Monday, May 4, 2009

Movie Review: X-Men Origins: Wolverine

X-Men Origins: Wolverine ***
Directed By:
Gavin Hood.
Written By: David Benioff & Skip Woods.
Starring: Hugh Jackman (Logan/Wolverine), Liev Schreiber (Victor Creed/Sabretooth), Danny Huston (William Stryker), Will i Am (John Wraith), Lynn Collins (Kayla Silverfox), Kevin Durand (Frederick J. Dukes/The Blob), Dominic Monaghan (Chris Bradley/Bolt), Taylor Kitsch (Remy LeBeau/Gambit), Daniel Henney (David North/Agent Zero), Ryan Reynolds (Wade Wilson/Deadpool), Scott Adkins (Weapon XI), Tim Pocock (Scott Summers).

X-Men Origins: Wolverine is a solid movie. What it does, it does fairly well and it remains consistently entertaining throughout. If it doesn’t rise to the level of recent superhero movies like The Dark Knight, Watchmen, Iron Man, or for that matter X2: X-Men Unite, we can be grateful that it doesn’t devolve into something as terrible as Catwoman or Fantastic Four. It may not be a masterwork, but it is an entertaining action film – and sometimes that’s enough.

By this point, even if you’ve never picked up a comic book, you probably know who Wolverine is. He is the X-Man who really cannot be killed, because he heals pretty much instantaneously. In the previous three X-Men movies, Logan cannot remember what happened to him – how he became what he is, which is a powerful mutant with a metal compound fused to his skeleton, and three giant claws he can extract from his hands at will. In X2, we met William Stryker (there played by Brian Cox, here by Danny Huston), who knows what happened to Wolverine, and offers us a few glimpses. In X-Men Origins: Wolverine, we get the complete story.

Logan (Hugh Jackman) was born in the mid-1840s, and was a sickly child. His lone friend is Victor (Liev Schreiber), who as a child he finds out his really his brother. After a murder, the two flee their Canadian home and end up in America, fighting in the Civil War, WWI, WWII and Vietnam. It’s sometime after Vietnam (but supposedly before the Gulf War, which we do not see), where most of the action in the movie takes place. Logan has grown tired of all the wars and all the killing, but Victor has started to feed on it, and love it too much. The two get in trouble with a court martial, but Stryker offers them a way out – if they join his team of mutants, they can go free, and will essentially be above the law. Victor loves it, Logan not so much.

The main thrust of the plot deals with Logan leaving the team, and going back to Canada where he meets and falls in love with Kayla (Lynn Collins), a modest schoolteacher. Stryker shows back up in Logan’s life when old members of the team start to die. We know, well before Logan does, that it is Victor behind the killings. And he’s coming for Logan next.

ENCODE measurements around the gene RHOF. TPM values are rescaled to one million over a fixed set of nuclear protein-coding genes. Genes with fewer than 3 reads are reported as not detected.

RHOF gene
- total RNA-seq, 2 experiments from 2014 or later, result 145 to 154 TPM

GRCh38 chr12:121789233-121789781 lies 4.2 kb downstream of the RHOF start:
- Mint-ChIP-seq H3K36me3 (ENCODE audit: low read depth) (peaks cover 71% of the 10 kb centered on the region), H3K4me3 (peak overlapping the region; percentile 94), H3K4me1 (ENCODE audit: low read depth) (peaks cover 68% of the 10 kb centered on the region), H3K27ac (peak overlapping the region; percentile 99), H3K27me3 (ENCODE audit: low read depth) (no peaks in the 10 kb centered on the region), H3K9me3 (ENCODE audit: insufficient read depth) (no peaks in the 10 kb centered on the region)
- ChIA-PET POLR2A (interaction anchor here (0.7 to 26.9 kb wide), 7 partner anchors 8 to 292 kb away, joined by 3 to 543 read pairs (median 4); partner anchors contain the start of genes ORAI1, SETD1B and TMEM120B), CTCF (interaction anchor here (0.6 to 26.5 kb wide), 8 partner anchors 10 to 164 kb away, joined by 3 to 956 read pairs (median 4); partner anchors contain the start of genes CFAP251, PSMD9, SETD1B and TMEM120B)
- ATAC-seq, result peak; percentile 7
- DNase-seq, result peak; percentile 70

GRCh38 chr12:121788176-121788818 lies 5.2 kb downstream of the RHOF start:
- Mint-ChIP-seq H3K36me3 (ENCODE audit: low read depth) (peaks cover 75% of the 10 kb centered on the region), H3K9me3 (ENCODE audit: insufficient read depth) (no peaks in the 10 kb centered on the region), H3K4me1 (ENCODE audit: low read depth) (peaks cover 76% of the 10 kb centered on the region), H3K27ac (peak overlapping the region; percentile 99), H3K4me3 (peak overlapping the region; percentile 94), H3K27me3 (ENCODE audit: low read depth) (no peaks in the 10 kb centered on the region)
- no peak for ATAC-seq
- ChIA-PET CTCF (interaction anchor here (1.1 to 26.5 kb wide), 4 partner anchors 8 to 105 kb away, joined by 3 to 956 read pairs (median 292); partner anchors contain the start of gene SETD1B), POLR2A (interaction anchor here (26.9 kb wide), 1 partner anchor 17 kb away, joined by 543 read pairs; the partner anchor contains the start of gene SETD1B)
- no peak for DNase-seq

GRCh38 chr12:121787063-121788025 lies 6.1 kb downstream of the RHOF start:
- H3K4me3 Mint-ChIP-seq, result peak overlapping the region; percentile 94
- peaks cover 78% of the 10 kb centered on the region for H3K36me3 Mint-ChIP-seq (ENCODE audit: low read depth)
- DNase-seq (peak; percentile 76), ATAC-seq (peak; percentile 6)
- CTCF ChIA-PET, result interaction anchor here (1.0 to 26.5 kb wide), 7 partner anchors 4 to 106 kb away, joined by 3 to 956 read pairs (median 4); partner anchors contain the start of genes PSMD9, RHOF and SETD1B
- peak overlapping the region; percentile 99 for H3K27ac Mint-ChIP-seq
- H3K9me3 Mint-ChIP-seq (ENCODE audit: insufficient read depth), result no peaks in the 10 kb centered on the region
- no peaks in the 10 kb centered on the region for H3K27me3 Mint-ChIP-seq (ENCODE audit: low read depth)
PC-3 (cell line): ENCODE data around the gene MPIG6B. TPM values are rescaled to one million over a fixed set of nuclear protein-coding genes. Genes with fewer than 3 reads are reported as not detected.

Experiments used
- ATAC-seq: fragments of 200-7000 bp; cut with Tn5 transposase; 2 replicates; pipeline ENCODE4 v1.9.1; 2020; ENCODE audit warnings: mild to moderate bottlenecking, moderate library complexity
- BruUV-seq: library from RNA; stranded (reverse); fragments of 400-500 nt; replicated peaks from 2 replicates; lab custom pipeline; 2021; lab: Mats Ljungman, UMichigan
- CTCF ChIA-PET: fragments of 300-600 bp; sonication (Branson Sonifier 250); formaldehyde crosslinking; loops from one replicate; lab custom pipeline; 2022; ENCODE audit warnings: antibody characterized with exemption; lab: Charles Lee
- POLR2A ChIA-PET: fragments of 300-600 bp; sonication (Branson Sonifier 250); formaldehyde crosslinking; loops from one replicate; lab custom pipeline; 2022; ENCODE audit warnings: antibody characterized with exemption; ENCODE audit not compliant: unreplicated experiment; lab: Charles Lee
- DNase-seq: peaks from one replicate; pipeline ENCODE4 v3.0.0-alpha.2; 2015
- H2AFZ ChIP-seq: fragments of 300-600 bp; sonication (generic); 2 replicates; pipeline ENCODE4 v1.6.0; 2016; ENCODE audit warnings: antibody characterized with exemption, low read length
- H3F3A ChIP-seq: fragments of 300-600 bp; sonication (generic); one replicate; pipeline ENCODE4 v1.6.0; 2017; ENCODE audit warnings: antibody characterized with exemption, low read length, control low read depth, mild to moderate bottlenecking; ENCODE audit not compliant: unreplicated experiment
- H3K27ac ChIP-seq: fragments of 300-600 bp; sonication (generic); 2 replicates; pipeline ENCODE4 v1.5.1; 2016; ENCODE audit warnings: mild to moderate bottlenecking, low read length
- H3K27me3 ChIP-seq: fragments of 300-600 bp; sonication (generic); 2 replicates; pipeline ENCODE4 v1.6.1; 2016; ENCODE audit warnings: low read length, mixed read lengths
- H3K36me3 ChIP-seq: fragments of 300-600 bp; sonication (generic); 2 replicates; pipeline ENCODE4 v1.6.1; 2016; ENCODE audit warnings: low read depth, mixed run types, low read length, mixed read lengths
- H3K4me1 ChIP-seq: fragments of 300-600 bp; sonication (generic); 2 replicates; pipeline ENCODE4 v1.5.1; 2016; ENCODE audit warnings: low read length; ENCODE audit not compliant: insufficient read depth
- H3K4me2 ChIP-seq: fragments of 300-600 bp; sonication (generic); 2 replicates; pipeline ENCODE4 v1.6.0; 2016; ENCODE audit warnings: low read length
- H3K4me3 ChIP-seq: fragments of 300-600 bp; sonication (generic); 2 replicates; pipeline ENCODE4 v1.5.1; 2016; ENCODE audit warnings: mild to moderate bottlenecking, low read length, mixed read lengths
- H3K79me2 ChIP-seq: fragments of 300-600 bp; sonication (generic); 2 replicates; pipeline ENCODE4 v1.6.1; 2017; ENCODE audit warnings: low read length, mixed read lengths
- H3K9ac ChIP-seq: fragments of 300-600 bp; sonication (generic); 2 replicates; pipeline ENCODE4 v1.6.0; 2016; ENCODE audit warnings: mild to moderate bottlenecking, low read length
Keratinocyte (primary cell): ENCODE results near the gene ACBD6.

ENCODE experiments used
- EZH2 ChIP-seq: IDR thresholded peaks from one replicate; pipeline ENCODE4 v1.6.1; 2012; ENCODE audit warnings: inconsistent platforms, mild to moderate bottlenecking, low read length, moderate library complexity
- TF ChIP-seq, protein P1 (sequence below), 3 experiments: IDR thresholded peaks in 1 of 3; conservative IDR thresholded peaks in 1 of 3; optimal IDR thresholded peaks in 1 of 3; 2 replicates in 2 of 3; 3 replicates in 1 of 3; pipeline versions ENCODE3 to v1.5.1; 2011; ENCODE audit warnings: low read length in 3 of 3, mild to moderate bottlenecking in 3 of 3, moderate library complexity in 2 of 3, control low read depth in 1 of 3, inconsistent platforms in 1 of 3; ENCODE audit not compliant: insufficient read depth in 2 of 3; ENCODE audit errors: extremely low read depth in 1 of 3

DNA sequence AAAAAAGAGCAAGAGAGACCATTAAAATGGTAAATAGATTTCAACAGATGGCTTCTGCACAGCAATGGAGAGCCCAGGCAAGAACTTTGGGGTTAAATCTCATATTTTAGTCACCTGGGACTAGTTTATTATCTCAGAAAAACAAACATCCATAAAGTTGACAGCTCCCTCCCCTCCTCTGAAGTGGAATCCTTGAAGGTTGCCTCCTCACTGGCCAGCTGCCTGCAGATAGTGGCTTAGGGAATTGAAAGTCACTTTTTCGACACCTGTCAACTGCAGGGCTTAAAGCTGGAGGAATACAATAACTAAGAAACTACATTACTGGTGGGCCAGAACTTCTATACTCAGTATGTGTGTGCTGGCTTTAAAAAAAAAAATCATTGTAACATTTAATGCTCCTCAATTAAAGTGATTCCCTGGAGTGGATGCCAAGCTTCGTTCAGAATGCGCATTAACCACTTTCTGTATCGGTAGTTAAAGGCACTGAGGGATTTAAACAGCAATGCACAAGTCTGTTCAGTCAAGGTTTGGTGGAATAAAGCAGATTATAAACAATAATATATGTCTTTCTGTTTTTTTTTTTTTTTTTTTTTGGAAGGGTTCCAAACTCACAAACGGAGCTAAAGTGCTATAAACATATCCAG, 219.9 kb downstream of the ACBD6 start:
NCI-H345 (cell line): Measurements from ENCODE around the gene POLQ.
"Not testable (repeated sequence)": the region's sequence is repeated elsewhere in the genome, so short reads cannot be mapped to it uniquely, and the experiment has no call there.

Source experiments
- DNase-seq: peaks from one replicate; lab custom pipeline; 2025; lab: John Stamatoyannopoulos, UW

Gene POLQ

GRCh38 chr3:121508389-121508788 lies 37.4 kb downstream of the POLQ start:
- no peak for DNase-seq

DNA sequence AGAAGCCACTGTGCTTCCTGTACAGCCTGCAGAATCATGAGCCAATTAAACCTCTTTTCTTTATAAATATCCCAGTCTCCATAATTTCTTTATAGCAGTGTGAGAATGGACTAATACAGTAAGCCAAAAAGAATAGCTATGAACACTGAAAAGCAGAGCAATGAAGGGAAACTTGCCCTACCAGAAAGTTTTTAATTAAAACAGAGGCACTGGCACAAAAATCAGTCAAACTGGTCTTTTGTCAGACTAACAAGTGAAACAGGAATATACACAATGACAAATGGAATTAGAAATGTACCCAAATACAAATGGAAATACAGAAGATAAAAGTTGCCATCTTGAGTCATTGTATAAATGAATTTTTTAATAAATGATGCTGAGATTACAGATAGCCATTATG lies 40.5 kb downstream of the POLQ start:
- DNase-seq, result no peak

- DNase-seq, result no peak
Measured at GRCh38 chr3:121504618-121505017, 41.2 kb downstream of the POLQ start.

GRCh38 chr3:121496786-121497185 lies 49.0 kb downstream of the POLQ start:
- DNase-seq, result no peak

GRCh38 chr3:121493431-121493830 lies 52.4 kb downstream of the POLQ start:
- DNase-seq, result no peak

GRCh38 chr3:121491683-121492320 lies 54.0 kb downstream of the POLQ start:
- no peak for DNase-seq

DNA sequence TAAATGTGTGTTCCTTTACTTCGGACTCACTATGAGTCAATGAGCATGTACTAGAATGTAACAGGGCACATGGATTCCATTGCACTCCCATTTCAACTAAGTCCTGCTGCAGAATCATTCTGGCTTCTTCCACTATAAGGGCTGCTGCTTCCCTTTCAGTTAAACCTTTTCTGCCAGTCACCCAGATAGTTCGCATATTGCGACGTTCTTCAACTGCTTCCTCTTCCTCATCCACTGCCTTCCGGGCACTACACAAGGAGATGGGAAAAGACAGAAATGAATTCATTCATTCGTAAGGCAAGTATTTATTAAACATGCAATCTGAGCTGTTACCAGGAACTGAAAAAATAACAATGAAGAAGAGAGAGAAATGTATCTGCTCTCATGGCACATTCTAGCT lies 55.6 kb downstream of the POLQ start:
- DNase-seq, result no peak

The director of the movie is Gavin Hood, who is an odd choice for this material. His film Tsotsi won the foreign language film Oscar a few years ago, and he followed that up with Rendition, a political thriller about the war in Iraq. But Hood proves himself adept at directing action (or, perhaps, has a good second unit director who knows how), as the action sequence in Wolverine are fast paced, and well cut together. This is not quite the Michael Bay school of action filmmaking where we the edits are so fast, we often have no clue what’s going on. Rather, the action seems to make sense, no matter how implausible it all is. What Hood doesn’t do nearly as well is special effects. Wolverine’s claws never quite look right when they are seen in close-up. But it’s a minor gripe.

It’s really the performances that make Wolverine work as well as it does. At this point, Jackman has now played Wolverine four times, and although this time the major difference is that he DOES remember what happened to him, it doesn’t really change his personality. He slips into the role like an old glove, and while he is no longer a revelation in the role, he is solid and dependable. Schreiber has a lot of fun playing Victor/Sabretooth, and because he does, we have fun watching him. Huston plays the slimy, amoral Stryker just about perfectly. Solid in support of these three are Collins as the girl Logan loves and all too briefly Ryan Reynolds as another member of the team. Not so good is who is an embarrassment as another member and Taylor Kitsch as Remy LeBeau/Gambit. Perhaps it’s not really Kitsch’s fault that I didn’t really like him as Gambit – I have after all been anxiously awaiting his arrival on screen since the first X-Men movie almost a decade ago, and perhaps my expectations were too high. Why they felt the need to make him into an Ashton Kutcher look-a-like, I’ll never know though.

Overall though, X-Men Origins: Wolverine does what it sets out to do. It is an entertaining summer action movie anchored by strong performances. Perhaps by the end of the summer, this wouldn’t be enough for me to recommend it – I am on the fence about it right now – but at this point, when it’s been so long since we had a movie like this, it is. Make of that what you will.

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